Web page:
But this is an auxiliary story arch, the main one turned out to be more successful, especially if you are not a die-hard fan and can survive the fact that Cortana never chose Master Chief as his partner and instead of using a chip to connect to his armor, was loaded directly to the Spartan’s brain, and John himself spends almost half of his time without a suit. The latter fact is explained by the fact that the writers decided to leave all the main events related to the Halo, Covenant, Forerunners and the Flood (the latter is not mentioned at all) for later, and focused on the connection with the search for artifacts that will show the way to Halo, and John’s self-digging, where after interacting with the artifact the program broke down and he began to reminisce about his life before Dr. Halsey turned it into a murder machine.
However, I still do not understand why to regularly force Chief to take off Mjolnir and have extensive dialogues. Otherwise it would be difficult to show the human side of the character? Well, I don’t know, in the Mandalorian they somehow did it successfully. And here we got some completely new, unknown, sometimes hysterical, having lost his famous will of steel, John. Sometimes his behavior is absolutely cringey. For example, he has sex with a prisoner of war. In her cell. While Cortana is watching.
Against the background of Master Chief, other members of the Silver team look much better. Riz-028 (Natasha Culzac) and Vannak-134 (Bentley Kalu) are just classic silent Spartans, but my personal favorite is Kai-125 (Kate Kennedy). She is also going through the process of returning human emotions, and the character is perfectly revealed in a few lines and a couple of bright scenes. John fails to do the same for all eight episodes.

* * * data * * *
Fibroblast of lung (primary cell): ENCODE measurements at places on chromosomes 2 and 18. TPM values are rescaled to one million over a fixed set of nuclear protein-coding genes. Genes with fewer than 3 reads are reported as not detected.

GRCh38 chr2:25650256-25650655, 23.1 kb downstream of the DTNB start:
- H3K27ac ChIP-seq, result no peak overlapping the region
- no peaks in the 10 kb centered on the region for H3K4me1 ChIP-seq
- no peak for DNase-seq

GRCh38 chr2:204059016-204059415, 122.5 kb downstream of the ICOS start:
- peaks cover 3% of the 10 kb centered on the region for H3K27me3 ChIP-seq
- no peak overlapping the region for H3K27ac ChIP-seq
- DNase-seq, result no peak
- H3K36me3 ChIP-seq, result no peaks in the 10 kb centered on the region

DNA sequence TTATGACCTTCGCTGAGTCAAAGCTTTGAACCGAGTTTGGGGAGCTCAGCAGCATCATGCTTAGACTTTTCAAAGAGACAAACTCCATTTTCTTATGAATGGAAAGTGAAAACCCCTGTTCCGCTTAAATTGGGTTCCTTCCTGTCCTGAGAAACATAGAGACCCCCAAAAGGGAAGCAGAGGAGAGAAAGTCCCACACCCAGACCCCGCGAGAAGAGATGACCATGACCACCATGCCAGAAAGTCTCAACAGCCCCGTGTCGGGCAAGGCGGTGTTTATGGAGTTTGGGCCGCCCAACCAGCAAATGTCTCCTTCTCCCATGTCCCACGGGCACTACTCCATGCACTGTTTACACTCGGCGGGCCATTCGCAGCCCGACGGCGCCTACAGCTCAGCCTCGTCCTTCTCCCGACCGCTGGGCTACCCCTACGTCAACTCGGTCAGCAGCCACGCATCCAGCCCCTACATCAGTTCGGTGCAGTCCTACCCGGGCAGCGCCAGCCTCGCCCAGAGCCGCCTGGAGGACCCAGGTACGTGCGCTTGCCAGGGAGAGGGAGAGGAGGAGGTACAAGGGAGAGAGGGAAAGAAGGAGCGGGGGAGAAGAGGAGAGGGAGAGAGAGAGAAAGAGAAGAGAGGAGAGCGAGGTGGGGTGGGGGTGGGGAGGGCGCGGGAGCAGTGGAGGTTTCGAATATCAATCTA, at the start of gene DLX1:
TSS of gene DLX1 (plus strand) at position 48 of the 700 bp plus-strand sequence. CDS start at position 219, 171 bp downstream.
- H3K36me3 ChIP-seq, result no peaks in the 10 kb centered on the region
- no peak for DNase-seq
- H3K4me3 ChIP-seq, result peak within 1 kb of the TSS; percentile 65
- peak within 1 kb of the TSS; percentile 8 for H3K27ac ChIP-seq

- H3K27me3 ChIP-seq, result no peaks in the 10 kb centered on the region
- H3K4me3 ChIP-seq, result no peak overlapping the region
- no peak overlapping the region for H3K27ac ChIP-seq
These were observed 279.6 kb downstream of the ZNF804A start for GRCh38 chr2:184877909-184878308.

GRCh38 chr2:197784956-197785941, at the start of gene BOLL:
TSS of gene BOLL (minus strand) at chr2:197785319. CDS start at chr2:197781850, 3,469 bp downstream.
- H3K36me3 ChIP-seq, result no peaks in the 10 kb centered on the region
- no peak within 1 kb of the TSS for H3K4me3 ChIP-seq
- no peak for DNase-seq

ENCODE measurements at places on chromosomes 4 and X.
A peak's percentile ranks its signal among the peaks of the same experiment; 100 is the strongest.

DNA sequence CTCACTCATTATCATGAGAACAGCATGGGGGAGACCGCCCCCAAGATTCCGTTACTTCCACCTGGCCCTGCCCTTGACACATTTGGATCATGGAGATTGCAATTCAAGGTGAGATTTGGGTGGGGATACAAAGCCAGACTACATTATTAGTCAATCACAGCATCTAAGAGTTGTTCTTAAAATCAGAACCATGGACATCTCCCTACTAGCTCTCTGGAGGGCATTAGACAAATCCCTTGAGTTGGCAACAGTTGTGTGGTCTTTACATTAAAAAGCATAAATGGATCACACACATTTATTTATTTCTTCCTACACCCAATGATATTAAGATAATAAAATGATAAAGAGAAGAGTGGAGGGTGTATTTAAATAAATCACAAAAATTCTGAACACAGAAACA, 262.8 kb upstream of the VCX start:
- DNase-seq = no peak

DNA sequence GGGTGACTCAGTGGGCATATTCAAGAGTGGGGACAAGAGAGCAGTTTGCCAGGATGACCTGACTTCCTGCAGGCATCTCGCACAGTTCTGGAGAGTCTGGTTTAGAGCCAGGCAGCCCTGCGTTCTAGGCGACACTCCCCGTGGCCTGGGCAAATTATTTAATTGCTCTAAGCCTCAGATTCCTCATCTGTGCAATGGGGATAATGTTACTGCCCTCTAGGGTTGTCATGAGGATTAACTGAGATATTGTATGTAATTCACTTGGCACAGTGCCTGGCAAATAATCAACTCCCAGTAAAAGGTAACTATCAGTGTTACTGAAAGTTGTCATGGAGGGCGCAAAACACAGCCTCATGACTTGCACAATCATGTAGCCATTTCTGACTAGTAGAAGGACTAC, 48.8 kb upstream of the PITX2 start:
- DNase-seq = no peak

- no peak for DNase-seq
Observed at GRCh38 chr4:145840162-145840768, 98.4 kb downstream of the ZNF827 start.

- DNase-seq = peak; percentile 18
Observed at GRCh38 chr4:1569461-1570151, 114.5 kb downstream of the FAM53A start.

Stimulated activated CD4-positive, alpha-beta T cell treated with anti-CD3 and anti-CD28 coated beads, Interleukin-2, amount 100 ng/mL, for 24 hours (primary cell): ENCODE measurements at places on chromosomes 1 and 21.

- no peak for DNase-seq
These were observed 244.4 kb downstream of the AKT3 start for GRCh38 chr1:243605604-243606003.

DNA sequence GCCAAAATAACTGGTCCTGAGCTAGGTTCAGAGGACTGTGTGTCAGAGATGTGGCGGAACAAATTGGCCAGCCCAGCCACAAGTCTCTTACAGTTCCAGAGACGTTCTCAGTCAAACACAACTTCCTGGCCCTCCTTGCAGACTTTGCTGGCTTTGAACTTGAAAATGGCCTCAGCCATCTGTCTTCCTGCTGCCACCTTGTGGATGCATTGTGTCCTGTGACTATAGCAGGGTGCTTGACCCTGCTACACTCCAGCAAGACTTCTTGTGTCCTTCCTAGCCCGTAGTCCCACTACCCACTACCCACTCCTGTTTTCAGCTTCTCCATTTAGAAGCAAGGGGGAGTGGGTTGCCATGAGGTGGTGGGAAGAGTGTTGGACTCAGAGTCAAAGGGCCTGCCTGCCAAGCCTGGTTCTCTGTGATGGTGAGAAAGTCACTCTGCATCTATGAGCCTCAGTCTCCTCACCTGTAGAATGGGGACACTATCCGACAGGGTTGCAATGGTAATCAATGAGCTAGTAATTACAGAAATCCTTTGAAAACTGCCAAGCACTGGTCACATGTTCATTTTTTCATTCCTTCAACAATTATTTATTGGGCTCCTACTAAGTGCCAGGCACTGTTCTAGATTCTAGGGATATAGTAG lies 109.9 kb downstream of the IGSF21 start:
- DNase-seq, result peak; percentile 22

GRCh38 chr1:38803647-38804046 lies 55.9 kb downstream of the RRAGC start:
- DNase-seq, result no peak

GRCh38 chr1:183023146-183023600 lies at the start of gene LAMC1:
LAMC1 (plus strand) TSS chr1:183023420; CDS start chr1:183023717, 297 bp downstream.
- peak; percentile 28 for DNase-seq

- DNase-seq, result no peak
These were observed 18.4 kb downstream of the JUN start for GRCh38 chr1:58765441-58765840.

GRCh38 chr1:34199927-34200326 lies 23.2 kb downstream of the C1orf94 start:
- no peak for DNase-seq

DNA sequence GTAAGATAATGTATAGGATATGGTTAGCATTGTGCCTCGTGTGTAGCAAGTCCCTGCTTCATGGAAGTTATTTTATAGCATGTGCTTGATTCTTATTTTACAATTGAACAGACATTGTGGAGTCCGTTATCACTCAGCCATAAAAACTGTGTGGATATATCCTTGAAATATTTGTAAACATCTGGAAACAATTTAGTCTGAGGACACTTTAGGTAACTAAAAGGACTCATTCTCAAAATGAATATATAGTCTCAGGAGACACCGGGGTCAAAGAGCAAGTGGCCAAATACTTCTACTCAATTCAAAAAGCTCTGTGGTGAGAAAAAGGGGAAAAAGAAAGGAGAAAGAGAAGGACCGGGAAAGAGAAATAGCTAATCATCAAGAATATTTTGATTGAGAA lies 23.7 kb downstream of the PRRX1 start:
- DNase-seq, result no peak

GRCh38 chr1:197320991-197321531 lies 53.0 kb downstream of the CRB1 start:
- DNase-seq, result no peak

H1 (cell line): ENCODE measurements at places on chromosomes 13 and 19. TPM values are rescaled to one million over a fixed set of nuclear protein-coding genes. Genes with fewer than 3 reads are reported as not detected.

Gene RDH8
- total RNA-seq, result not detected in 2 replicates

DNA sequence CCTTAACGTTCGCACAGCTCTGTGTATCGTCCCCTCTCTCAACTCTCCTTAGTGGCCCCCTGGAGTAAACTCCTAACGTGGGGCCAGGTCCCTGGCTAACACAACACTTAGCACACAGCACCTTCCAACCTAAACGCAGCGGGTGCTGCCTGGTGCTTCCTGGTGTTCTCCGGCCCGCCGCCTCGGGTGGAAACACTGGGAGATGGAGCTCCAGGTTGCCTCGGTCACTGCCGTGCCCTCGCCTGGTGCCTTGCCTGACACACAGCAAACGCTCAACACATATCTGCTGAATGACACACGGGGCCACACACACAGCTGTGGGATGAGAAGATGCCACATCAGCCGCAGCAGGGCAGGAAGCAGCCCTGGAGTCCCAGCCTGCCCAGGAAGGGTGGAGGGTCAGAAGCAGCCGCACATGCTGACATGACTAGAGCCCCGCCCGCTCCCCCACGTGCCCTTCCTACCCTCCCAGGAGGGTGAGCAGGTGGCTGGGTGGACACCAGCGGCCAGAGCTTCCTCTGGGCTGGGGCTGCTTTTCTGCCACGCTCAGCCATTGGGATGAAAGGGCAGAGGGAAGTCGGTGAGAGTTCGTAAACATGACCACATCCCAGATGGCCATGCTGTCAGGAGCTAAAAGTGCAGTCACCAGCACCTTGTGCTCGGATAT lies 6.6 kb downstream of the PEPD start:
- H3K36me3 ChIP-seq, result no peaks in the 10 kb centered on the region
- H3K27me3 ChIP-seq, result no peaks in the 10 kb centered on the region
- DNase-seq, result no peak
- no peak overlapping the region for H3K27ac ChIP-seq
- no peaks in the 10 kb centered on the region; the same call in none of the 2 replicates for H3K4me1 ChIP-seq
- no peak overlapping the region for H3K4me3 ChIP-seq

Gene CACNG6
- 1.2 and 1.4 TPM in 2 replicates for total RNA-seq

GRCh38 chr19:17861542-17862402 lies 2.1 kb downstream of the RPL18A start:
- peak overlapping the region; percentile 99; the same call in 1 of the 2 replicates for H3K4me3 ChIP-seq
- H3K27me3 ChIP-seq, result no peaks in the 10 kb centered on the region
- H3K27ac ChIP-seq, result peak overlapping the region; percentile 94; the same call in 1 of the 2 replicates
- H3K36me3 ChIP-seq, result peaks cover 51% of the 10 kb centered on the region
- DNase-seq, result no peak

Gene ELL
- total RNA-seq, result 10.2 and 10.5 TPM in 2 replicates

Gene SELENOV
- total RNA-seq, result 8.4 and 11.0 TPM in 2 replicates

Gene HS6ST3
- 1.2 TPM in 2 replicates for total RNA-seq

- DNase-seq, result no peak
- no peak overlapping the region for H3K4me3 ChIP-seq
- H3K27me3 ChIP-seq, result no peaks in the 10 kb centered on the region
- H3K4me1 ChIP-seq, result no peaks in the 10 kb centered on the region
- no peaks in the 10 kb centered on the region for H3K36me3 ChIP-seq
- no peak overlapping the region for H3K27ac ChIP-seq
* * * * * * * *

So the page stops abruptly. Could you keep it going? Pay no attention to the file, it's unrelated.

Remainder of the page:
There are a few original characters in Halo who were not present in the games, but it is difficult to talk about them without spoiling the few really interesting plot moves available in the series. For the same reason, I will not mention Cortana (Jen Taylor) once again. She is a bit unusual here, but it is interesting to watch the development of her relationship with Master Chief.
Could I advise Halo to fans of military sci-fi? With ease, the series is well shot, moderately exciting, with modern graphics, dynamic battle scenes and a few interesting characters. Would I advise it to the fans of the game? No, except for the first and last series, and even then as a fan service. However, there is hope that in the second season the situation will improve a bit and John will stop digging up the past, get to Halo and a normal action will start. And if at the same time it will do without insurgents wearing ragged clothes, it will be great.